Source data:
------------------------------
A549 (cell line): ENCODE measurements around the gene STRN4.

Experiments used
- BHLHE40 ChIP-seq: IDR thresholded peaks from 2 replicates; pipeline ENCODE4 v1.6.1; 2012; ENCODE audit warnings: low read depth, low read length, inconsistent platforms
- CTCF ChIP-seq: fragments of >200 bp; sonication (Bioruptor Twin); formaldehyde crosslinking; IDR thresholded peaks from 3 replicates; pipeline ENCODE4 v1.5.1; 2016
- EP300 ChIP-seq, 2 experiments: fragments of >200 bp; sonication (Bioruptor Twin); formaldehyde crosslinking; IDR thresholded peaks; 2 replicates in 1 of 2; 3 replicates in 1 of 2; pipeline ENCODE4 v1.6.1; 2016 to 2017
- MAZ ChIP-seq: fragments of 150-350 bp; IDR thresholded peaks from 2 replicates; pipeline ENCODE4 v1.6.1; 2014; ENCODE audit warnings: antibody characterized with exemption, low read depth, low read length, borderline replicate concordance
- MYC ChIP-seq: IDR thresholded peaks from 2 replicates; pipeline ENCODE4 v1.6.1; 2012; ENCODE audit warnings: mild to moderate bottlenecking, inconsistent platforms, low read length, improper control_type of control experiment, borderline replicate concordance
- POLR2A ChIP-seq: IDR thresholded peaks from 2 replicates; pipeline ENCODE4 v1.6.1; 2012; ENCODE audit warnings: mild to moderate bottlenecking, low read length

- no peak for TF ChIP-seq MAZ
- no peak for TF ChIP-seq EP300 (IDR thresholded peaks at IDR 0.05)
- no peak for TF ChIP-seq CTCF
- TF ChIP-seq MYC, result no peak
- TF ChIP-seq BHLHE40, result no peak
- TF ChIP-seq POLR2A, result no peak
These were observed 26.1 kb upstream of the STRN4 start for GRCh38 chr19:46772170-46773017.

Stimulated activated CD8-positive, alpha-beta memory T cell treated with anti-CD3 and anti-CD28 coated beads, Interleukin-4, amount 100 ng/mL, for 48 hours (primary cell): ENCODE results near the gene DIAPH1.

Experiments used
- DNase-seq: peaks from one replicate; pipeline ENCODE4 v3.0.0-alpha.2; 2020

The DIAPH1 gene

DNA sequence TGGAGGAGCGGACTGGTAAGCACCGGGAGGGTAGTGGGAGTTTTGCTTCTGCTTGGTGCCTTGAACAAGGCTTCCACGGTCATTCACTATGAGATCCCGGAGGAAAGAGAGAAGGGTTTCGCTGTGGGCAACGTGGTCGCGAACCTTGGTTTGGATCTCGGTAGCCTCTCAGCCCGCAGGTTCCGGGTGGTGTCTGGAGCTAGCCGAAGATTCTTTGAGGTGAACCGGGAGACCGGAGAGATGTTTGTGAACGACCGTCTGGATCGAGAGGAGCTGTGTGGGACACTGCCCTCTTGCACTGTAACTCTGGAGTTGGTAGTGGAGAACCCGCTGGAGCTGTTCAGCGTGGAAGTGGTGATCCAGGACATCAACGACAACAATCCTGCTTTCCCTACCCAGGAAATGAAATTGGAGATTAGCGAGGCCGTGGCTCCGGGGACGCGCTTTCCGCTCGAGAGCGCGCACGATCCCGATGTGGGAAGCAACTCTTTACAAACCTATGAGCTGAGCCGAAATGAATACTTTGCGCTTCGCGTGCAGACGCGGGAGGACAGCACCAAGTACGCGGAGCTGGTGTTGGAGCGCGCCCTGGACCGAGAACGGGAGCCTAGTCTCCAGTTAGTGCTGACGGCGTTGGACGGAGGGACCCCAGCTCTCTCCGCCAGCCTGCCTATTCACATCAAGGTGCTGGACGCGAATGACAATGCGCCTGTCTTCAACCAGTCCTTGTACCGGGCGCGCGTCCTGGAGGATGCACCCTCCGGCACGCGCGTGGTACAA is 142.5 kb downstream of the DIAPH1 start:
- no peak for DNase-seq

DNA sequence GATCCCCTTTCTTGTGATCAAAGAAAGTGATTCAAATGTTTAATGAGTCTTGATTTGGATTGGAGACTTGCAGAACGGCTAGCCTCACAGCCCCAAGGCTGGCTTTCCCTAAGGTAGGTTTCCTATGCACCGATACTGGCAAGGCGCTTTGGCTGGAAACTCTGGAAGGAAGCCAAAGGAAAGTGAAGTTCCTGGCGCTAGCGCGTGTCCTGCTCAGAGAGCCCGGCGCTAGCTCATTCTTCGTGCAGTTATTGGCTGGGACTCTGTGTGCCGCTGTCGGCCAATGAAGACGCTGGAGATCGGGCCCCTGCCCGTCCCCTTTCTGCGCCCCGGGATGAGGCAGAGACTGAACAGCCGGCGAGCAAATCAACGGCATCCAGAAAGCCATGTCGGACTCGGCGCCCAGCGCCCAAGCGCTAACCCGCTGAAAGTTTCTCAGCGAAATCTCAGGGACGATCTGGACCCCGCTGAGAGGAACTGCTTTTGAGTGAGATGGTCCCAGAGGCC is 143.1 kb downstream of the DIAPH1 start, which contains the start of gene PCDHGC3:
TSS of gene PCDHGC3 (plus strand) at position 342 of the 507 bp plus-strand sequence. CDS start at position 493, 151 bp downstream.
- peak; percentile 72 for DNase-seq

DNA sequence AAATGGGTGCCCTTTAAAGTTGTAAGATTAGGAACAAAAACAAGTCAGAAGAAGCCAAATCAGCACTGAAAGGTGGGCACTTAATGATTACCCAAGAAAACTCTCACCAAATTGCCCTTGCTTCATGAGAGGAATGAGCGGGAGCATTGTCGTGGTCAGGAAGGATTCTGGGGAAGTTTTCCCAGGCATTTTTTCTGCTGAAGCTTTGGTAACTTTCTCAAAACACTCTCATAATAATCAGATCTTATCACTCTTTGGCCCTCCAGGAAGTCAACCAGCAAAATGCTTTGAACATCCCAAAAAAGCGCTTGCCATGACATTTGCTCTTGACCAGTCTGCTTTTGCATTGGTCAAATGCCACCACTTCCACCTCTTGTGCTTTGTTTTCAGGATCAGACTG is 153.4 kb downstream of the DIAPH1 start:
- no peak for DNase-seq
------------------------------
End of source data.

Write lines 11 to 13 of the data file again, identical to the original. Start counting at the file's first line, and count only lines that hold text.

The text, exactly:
- no peak for TF ChIP-seq CTCF
- TF ChIP-seq MYC, result no peak
- TF ChIP-seq BHLHE40, result no peak